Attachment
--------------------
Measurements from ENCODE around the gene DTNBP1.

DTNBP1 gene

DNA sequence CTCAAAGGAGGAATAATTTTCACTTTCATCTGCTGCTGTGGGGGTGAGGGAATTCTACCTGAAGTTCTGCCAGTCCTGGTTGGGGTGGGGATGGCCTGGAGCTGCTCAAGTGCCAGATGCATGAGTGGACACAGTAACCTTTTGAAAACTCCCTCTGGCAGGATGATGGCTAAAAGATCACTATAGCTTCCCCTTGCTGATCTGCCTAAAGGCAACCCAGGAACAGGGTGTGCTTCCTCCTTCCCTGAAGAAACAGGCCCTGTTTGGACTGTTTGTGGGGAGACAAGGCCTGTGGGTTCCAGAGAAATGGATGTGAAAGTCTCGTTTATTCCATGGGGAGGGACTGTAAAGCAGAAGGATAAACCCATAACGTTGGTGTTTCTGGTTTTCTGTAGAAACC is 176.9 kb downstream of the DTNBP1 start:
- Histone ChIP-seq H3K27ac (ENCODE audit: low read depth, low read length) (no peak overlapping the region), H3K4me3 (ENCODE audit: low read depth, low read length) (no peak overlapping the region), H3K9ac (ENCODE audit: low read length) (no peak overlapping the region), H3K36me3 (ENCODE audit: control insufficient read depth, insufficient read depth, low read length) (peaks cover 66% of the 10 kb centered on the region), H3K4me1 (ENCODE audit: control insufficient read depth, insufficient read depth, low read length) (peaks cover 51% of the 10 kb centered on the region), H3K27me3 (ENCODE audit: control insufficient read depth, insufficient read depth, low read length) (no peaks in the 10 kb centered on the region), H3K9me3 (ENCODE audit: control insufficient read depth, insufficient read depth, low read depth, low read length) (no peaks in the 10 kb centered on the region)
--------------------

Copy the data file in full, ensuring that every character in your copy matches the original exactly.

Measurements from ENCODE around the gene DTNBP1.

DTNBP1 gene

DNA sequence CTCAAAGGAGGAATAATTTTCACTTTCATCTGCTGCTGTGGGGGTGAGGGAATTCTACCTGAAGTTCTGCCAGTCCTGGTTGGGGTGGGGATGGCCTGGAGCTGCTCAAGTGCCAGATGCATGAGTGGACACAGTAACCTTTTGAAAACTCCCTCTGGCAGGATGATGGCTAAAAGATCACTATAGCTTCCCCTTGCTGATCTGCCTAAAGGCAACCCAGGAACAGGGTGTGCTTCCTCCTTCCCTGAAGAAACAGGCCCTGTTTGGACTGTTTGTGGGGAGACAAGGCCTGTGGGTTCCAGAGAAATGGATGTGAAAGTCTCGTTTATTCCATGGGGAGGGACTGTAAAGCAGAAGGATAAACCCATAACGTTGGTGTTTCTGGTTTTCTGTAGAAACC is 176.9 kb downstream of the DTNBP1 start:
- Histone ChIP-seq H3K27ac (ENCODE audit: low read depth, low read length) (no peak overlapping the region), H3K4me3 (ENCODE audit: low read depth, low read length) (no peak overlapping the region), H3K9ac (ENCODE audit: low read length) (no peak overlapping the region), H3K36me3 (ENCODE audit: control insufficient read depth, insufficient read depth, low read length) (peaks cover 66% of the 10 kb centered on the region), H3K4me1 (ENCODE audit: control insufficient read depth, insufficient read depth, low read length) (peaks cover 51% of the 10 kb centered on the region), H3K27me3 (ENCODE audit: control insufficient read depth, insufficient read depth, low read length) (no peaks in the 10 kb centered on the region), H3K9me3 (ENCODE audit: control insufficient read depth, insufficient read depth, low read depth, low read length) (no peaks in the 10 kb centered on the region)